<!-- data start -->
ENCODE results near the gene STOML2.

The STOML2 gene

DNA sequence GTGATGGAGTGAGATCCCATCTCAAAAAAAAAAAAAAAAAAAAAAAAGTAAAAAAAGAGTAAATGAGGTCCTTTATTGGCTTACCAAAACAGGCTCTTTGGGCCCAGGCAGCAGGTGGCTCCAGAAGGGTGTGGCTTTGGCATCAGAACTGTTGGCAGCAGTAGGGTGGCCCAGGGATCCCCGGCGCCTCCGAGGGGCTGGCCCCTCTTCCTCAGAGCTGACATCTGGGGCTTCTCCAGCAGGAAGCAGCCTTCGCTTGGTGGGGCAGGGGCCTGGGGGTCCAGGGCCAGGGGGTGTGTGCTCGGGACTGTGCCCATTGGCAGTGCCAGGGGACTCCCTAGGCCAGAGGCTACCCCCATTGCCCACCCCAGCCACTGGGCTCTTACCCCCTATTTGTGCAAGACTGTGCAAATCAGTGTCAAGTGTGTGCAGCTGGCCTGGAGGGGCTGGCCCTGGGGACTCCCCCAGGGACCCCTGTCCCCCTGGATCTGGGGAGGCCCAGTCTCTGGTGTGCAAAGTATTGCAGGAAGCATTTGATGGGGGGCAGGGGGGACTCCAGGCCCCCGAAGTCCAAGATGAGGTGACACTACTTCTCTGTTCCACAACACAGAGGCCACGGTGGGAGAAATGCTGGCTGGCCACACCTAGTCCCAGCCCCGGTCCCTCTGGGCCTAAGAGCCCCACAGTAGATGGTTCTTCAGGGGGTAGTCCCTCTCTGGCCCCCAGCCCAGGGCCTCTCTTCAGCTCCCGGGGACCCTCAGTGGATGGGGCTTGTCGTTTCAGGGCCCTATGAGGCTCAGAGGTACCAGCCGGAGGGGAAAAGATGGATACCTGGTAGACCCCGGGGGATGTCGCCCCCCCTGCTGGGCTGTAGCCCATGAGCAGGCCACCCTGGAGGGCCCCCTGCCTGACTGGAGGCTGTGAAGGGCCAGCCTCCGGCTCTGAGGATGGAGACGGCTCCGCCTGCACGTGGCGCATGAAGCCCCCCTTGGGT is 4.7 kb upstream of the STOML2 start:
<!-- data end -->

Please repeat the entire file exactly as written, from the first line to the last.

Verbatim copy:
ENCODE results near the gene STOML2.

The STOML2 gene

DNA sequence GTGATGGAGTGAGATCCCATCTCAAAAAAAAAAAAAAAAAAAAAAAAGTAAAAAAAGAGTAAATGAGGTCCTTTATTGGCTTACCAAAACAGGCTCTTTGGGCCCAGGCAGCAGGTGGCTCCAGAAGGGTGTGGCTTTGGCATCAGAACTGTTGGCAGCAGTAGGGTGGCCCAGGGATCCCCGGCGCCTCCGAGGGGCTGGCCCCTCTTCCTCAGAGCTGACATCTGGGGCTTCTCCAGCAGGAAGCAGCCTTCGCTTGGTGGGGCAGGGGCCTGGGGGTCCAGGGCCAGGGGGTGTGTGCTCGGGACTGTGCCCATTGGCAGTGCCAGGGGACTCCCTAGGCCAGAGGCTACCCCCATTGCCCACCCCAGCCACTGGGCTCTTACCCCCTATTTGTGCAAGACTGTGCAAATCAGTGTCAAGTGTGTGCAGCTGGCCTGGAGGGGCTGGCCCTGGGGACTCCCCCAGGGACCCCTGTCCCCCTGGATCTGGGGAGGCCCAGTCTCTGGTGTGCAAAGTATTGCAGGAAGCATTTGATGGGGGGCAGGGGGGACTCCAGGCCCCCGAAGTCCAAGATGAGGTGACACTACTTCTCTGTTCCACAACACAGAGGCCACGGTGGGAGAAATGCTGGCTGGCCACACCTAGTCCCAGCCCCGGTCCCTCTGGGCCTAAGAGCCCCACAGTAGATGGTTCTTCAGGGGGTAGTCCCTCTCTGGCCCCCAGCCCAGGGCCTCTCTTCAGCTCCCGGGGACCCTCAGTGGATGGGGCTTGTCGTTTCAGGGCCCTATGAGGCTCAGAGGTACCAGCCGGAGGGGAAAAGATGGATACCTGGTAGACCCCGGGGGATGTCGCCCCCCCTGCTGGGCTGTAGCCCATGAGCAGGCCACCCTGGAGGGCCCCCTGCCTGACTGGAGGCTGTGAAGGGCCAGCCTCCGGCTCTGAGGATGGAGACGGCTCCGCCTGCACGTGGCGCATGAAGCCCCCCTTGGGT is 4.7 kb upstream of the STOML2 start: